Smaller U.S. cities that supported Donald Trump’s march to the White House are likely to suffer the most economically if the U.S. becomes engaged in a trade war with China, Mexico or another country, according to a Brookings Institution study obtained by the Wall Street Journal.
According to Mark Muro, who heads the Brookings metropolitan policy program, “Trump communities are relatively more reliant on trade,” as reported by the Journal. "Disruption could be especially troubling for these places." As such, he noted that these smaller communities are less “flexible” in their ability to adapt to a falloff in trade. (To read more, see: President Donald Trump: The Road to Victory.)
Columbus, Indiana, for example, a machinery- and engine-manufacturing powerhouse with a population of 46,000, voted 2 to 1 for Trump. The city also topped Brookings’ list of the most export-intensive metro areas in the U.S., with 50.6% of its local GDP dependent on exports, according to the Journal's January 30 story. A trade war that wiped out the city's exports would thus also wipe out at least half of its GDP.
The next four cities on the Brookings list include Beaumont, Texas, with around 40% dependency; Lake Charles, Louisiana, at around 37% dependency; Elkhart, Indiana, at nearly 35% dependency; and Kokomo, Indiana, at around 34% dependency.
Measuring the amount of goods and service exports as a percentage of GDP, or what it calls export intensity, Brookings examined a number of urban areas throughout the U.S. during 2015 and found that the most export-dependent centers were these smaller Midwest and Southeast cities, precisely the sorts of cities that voted for Trump, the Journal says.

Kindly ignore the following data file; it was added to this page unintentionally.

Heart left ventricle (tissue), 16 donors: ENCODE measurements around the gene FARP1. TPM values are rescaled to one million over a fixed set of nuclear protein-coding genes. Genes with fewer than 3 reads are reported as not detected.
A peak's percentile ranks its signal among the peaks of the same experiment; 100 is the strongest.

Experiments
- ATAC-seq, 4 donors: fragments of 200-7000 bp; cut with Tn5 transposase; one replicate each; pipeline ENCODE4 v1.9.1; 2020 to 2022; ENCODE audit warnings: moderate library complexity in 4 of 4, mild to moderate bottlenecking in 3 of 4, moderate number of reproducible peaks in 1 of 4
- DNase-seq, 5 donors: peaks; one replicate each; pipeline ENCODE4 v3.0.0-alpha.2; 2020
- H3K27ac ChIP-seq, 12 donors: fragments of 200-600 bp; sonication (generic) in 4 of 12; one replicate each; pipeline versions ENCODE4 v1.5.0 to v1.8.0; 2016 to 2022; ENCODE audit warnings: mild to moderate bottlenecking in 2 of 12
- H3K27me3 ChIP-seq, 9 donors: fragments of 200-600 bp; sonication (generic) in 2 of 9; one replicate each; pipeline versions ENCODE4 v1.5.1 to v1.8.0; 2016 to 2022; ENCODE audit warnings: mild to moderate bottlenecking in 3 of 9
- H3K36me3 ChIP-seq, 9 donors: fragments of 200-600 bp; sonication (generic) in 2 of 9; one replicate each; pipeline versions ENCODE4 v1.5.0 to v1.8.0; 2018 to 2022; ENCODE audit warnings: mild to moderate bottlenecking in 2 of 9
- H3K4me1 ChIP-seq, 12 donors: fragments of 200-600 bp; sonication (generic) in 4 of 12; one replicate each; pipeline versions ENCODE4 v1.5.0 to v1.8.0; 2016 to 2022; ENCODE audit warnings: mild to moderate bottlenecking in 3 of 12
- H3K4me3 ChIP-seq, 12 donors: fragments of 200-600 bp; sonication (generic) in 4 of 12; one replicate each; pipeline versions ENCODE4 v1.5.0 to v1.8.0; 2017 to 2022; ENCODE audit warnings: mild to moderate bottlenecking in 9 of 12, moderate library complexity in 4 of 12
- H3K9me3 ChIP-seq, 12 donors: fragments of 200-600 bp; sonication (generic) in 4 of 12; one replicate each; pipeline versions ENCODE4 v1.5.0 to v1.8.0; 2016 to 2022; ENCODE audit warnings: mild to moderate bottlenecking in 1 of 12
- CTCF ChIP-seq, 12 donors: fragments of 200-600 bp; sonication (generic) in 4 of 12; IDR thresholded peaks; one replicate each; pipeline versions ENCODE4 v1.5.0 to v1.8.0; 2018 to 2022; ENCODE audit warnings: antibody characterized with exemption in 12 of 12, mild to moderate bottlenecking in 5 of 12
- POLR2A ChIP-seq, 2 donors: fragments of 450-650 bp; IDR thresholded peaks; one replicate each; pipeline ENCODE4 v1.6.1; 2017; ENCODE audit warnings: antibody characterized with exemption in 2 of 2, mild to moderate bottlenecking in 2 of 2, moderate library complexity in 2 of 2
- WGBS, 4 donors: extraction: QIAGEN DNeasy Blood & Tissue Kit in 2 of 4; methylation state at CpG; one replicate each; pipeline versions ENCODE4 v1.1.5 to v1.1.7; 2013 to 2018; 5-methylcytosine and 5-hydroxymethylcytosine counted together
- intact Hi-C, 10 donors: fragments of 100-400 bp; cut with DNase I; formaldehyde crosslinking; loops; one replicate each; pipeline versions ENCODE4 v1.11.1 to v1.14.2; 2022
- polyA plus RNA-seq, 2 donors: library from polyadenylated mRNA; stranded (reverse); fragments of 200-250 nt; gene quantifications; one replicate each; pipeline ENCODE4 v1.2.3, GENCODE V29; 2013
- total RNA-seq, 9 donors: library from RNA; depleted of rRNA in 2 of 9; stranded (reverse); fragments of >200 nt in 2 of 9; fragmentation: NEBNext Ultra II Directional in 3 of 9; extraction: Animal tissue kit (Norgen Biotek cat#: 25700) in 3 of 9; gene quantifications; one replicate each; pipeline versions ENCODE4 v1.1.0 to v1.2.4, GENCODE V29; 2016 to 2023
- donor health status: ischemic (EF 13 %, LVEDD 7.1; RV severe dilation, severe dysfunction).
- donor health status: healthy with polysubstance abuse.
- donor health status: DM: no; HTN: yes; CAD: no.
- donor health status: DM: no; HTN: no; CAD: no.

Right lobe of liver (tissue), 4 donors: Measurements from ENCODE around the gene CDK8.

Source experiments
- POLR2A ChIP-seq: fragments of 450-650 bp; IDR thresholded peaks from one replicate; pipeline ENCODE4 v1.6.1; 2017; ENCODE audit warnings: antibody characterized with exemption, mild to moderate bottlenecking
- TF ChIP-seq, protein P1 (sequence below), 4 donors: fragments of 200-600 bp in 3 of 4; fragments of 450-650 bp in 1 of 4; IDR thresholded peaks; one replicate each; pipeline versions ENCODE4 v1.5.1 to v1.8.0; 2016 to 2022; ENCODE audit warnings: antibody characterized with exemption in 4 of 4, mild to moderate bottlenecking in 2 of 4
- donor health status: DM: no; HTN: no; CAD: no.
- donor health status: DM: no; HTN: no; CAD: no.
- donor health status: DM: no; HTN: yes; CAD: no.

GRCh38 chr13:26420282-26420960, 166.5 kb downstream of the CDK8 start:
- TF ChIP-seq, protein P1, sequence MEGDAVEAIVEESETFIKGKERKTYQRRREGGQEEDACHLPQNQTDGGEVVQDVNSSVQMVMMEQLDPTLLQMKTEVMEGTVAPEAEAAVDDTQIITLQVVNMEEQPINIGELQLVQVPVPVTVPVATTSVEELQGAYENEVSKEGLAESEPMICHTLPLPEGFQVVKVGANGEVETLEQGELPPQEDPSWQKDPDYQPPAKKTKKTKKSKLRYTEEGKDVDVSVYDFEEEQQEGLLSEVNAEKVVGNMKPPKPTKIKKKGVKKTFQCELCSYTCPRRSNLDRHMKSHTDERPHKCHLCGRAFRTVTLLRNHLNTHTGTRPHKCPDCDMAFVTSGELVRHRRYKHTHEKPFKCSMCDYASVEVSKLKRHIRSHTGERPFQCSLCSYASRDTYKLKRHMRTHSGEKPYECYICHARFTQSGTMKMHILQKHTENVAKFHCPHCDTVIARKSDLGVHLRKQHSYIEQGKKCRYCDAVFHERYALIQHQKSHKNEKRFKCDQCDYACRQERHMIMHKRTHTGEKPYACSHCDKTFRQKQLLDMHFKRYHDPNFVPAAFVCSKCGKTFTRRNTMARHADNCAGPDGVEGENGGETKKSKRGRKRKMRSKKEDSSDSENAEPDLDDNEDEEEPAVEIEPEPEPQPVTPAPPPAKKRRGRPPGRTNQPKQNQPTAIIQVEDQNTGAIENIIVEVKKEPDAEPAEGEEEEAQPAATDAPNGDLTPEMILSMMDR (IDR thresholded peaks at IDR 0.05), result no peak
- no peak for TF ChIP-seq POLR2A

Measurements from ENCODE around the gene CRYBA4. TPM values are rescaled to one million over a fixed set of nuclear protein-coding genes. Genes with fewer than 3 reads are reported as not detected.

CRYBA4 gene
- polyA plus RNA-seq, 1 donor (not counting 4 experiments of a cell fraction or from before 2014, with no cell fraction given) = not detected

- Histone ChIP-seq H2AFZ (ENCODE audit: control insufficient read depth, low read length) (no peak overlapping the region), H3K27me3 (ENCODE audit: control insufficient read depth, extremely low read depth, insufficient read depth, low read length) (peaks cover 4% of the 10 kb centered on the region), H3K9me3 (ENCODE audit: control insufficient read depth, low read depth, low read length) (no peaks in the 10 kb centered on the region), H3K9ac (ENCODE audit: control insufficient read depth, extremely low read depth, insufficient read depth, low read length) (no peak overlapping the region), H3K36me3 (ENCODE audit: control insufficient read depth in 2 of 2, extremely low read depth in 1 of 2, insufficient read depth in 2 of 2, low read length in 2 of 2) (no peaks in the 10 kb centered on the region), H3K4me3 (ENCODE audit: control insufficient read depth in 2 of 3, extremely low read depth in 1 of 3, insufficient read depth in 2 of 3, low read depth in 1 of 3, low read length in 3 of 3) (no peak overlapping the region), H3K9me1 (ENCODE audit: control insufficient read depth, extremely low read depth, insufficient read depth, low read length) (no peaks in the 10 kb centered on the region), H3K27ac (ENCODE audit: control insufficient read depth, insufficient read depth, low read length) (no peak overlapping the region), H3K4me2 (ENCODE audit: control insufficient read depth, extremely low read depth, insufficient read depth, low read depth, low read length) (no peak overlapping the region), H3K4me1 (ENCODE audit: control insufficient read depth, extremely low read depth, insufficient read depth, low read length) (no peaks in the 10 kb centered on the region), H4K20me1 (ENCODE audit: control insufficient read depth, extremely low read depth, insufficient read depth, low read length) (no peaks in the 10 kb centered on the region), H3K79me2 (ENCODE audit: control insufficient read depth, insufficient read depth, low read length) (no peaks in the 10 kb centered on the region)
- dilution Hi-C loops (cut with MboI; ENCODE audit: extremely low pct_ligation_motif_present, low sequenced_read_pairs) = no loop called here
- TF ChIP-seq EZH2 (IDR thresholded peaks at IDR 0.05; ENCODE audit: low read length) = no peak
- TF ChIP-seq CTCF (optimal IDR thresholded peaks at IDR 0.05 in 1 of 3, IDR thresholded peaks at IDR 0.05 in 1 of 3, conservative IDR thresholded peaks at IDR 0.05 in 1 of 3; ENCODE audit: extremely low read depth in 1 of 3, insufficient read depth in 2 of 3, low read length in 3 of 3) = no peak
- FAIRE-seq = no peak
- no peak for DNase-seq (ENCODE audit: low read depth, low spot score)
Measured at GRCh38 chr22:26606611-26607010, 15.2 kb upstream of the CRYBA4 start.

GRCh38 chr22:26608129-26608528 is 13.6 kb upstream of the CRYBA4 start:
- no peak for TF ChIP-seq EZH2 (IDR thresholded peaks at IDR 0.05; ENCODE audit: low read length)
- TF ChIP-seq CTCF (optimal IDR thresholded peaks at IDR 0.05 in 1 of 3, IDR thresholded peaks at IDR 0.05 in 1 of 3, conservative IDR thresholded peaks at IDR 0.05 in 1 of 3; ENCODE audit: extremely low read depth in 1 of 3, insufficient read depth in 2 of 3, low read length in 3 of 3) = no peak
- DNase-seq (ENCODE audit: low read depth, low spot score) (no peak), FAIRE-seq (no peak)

While the nation’s biggest exporters are large cities such as New York or Los Angeles, which no doubt would be affected by a trade war, they are less reliant on exports. The small export-dependent centers, being less diversified, are less capable of finding ways to adapt to declining demand in the event of a trade war.
Possible Trade Wars
Three of the top five export-intensive cities are located in Indiana, the home state of vice president and former governor Mike Pence, which in 2015 saw nearly half of its $33.8 Billion worth of exports go to the U.S.’s two closest neighbors and NAFTA partners, Mexico and Canada, according to the Journal.
Renegotiating NAFTA was part of Trump's campaign promises, and as he has already threatened imposing a 20% import tax on Mexico to help pay for a border wall. The consequences of these moves for Indiana and other states with small cities could be significant.
Then there is also the risk of Trump igniting a trade war with the second largest economy in the world, China, which has already put together contingency measures to retaliate against any U.S. protectionist policies. If implemented, China's measures would inflict more pain on America’s small export-intensive cities. (To read more, see: U.S.-China Trade War May Hurt U.S. Companies Most (TXN, MRVL)).